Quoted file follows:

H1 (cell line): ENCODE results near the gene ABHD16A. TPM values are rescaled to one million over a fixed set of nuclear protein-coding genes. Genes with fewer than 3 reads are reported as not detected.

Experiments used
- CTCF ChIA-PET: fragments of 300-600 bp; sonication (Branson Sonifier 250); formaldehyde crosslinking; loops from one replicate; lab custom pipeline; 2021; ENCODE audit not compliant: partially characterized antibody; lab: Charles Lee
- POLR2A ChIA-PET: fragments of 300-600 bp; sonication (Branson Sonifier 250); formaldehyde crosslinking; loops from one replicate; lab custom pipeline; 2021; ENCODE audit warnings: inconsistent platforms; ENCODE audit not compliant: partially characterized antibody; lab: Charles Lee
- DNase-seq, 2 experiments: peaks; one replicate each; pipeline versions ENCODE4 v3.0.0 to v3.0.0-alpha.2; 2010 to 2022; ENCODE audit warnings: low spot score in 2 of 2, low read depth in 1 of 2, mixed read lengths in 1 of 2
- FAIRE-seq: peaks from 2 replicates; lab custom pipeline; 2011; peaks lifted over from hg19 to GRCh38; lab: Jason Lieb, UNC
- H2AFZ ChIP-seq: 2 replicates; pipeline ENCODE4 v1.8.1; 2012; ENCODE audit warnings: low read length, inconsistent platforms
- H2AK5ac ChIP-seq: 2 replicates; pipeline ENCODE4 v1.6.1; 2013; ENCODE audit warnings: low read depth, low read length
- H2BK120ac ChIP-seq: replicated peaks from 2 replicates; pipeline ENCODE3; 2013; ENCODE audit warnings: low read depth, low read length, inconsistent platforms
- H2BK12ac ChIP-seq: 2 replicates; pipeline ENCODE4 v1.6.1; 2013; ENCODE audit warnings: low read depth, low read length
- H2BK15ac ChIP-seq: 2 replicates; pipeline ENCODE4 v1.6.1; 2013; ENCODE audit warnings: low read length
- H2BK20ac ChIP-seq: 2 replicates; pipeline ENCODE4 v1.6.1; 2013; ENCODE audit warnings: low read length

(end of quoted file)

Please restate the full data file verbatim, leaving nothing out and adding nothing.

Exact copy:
H1 (cell line): ENCODE results near the gene ABHD16A. TPM values are rescaled to one million over a fixed set of nuclear protein-coding genes. Genes with fewer than 3 reads are reported as not detected.

Experiments used
- CTCF ChIA-PET: fragments of 300-600 bp; sonication (Branson Sonifier 250); formaldehyde crosslinking; loops from one replicate; lab custom pipeline; 2021; ENCODE audit not compliant: partially characterized antibody; lab: Charles Lee
- POLR2A ChIA-PET: fragments of 300-600 bp; sonication (Branson Sonifier 250); formaldehyde crosslinking; loops from one replicate; lab custom pipeline; 2021; ENCODE audit warnings: inconsistent platforms; ENCODE audit not compliant: partially characterized antibody; lab: Charles Lee
- DNase-seq, 2 experiments: peaks; one replicate each; pipeline versions ENCODE4 v3.0.0 to v3.0.0-alpha.2; 2010 to 2022; ENCODE audit warnings: low spot score in 2 of 2, low read depth in 1 of 2, mixed read lengths in 1 of 2
- FAIRE-seq: peaks from 2 replicates; lab custom pipeline; 2011; peaks lifted over from hg19 to GRCh38; lab: Jason Lieb, UNC
- H2AFZ ChIP-seq: 2 replicates; pipeline ENCODE4 v1.8.1; 2012; ENCODE audit warnings: low read length, inconsistent platforms
- H2AK5ac ChIP-seq: 2 replicates; pipeline ENCODE4 v1.6.1; 2013; ENCODE audit warnings: low read depth, low read length
- H2BK120ac ChIP-seq: replicated peaks from 2 replicates; pipeline ENCODE3; 2013; ENCODE audit warnings: low read depth, low read length, inconsistent platforms
- H2BK12ac ChIP-seq: 2 replicates; pipeline ENCODE4 v1.6.1; 2013; ENCODE audit warnings: low read depth, low read length
- H2BK15ac ChIP-seq: 2 replicates; pipeline ENCODE4 v1.6.1; 2013; ENCODE audit warnings: low read length
- H2BK20ac ChIP-seq: 2 replicates; pipeline ENCODE4 v1.6.1; 2013; ENCODE audit warnings: low read length